Troubleshoot pale-green corn

Corn is V6 to V8 and looks good on tiled fields but is pale green on nontiled fields. We applied 180 pounds per acre of preplant anhydrous N and 30 pounds of N in row starter. How could it be deficient in nitrogen? What can we do?
This month’s Indiana certified crops adviser panel includes Danny Greene, Greene Crop Consulting, Franklin; Abby Horlacher, Nickle Plate Consulting, Frankfort; Brian Mitchem, Farmer 1st Agronomy Consulting Services, Decatur; and Dan Quinn, Purdue Extension corn specialist.
Greene: My first thought is low sulfur. We’ve seen where N was present but sulfur deficiency caused the pale color. The imbalance could slow corn growth. Low zinc could be involved, or somehow nitrogen could be reduced.
Work with your crop adviser to take plant samples and soil samples in good and poor areas. Include micronutrient analysis. Run a pre-sidedress nitrogen test (PSNT) to show nitrate and ammonium nitrogen levels.
Because tiled fields are OK, look at soil drainage. Maybe roots haven’t reached preplant N bands. Once, a client used two anhydrous ammonia applicators, and one placed ammonia deeper, resulting in slower green-up. Yet sometimes shallower N placement can cause root burn and weaker plants. Plants could also appear pale if wet conditions restrict roots.
If sulfur is low, consider Y-drop application of ammonium thiosulfate or broadcast ammonium sulfate over the top. If N is lacking and soils are sealed, a pass with an anhydrous applicator applying a low N rate might increase oxygen and kick-start the crop.
Horlacher: This sounds like roots live in an aerobic environment and don’t take up nutrients well. The 210 pounds of nitrogen is usually sufficient. Take a PSNT and a nitrogen mineralization test to see how much nitrogen is available. This will indicate if nitrogen was lost from either application. A tissue test would assess nitrogen in plant tissue.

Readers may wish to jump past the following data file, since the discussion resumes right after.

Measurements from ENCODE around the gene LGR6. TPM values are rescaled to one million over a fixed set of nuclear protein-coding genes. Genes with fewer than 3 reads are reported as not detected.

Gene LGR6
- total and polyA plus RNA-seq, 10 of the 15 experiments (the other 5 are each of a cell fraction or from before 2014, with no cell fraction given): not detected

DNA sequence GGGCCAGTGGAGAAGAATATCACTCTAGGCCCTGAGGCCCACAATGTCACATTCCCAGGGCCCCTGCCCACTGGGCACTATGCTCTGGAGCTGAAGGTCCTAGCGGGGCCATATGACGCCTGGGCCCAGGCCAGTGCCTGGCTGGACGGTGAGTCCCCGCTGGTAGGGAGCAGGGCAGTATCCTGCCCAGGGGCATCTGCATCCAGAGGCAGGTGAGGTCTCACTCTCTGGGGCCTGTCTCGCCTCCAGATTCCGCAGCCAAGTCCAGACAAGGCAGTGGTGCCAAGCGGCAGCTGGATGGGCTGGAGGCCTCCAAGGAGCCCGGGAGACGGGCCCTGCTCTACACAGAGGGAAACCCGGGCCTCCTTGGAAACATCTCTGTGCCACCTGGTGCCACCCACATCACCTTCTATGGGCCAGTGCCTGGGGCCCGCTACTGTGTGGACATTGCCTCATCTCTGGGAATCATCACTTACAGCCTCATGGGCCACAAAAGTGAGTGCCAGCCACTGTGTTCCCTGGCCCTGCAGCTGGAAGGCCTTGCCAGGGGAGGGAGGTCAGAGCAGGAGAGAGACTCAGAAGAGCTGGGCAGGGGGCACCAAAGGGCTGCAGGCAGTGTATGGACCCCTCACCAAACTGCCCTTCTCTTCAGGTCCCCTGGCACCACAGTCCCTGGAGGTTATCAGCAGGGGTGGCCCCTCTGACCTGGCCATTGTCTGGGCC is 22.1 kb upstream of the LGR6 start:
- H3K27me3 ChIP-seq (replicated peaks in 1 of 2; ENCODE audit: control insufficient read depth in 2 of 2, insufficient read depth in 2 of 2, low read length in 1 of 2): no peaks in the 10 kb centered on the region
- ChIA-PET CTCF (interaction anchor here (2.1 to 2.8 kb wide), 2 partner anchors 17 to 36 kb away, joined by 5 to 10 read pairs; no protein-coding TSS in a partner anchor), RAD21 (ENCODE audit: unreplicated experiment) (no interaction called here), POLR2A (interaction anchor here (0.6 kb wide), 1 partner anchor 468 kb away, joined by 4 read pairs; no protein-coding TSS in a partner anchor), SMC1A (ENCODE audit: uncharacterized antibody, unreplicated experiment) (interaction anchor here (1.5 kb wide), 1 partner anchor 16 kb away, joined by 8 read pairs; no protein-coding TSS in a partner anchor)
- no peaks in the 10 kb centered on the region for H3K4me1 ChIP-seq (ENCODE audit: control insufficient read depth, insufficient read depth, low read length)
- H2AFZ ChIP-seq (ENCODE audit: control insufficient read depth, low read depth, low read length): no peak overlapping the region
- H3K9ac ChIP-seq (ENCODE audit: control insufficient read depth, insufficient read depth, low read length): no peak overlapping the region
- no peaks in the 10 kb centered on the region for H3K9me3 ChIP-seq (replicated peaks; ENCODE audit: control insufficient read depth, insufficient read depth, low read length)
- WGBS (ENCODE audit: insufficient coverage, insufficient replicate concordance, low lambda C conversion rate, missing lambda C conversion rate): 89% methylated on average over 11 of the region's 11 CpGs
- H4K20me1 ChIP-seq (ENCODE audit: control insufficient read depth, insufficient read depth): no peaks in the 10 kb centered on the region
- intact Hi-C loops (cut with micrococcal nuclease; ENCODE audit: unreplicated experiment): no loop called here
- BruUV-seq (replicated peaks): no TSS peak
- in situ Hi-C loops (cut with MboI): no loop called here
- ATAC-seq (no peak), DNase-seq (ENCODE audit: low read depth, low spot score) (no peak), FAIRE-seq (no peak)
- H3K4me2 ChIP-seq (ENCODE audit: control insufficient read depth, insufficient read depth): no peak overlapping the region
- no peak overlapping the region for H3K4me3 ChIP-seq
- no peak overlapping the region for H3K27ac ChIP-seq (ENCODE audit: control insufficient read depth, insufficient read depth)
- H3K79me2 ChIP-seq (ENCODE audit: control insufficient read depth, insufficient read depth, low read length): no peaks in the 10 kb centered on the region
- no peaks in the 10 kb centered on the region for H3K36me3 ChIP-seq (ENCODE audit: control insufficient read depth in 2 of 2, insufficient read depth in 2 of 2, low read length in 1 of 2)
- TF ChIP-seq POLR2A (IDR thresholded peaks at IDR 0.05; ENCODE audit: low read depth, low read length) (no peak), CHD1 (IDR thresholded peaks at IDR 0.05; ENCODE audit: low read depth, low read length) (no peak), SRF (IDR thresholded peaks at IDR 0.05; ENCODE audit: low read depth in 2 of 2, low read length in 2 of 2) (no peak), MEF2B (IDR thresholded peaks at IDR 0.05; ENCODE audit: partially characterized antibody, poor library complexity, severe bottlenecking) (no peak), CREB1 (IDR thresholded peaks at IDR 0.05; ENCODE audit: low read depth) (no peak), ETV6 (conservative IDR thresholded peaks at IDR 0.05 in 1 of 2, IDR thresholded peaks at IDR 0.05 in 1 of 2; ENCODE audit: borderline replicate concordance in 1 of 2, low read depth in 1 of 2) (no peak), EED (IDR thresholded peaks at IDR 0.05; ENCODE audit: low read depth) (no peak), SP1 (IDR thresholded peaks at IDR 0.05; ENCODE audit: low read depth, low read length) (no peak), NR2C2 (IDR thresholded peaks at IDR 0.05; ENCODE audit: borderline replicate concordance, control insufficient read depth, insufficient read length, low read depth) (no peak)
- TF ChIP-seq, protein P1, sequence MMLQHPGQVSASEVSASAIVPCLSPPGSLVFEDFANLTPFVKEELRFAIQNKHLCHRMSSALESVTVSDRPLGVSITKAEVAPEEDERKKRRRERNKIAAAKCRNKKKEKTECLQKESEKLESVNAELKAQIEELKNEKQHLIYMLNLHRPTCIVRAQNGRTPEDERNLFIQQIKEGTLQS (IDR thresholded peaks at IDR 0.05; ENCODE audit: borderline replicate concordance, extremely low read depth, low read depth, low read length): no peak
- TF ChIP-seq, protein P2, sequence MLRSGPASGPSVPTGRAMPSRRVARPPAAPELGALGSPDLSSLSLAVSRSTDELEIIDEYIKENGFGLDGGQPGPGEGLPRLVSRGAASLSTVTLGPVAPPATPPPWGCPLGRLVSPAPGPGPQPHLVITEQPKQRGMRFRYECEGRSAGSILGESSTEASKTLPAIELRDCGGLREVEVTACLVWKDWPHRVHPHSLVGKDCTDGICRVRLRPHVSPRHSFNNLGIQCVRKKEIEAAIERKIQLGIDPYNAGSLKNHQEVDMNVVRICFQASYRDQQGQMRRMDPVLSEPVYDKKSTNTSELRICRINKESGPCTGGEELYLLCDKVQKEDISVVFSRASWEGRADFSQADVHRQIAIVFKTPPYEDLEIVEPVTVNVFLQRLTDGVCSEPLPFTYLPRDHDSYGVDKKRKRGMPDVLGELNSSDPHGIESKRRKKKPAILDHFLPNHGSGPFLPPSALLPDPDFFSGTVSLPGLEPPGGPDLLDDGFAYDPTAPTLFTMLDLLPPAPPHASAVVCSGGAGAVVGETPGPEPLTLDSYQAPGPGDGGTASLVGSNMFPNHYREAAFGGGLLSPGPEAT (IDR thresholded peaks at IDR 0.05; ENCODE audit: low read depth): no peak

If soil nitrogen is sufficient, wait a week for drying and see if corn comes out of it. If not, a foliar application could help. Try a manganese sulfate product. If N is low, make an additional sidedress application.
Mitchem: With 210 pounds N applied, corn is unlikely deficient in N between V6 and V8 despite wet weather. It is possible for N loss due to denitrification to limit corn at later growth stages. Denitrification occurs when soil is saturated and microorganisms convert nitrate to a gas.
Get a snapshot of limiting nutrients with a tissue test. Consider a soil nitrate test too, and discuss results with a CCA. Plan a course of action, which might include applying additional N.
In the future, consider moving preplant N to sidedress and include a nitrogen stabilizer on wet soils. Reducing early sidedress rate and adding another layer with Y-drops would help.
Quinn: Tissue-sample plants to assess nutrient levels. Just because plants are pale green doesn’t always mean it’s a nitrogen issue. Find areas of greener plants to sample and compare. Even though nitrogen was applied, fields with poor drainage and flooding can still lose nitrogen through denitrification.
Changing nitrogen timing to include row starter and more in-season nitrogen applications may help. Time nitrogen application closer to plant uptake. Nitrification inhibitors, although not silver bullets, can help with nitrogen loss.
Apply a couple of different N rates to assess if a higher nitrogen rate is required on nontiled fields.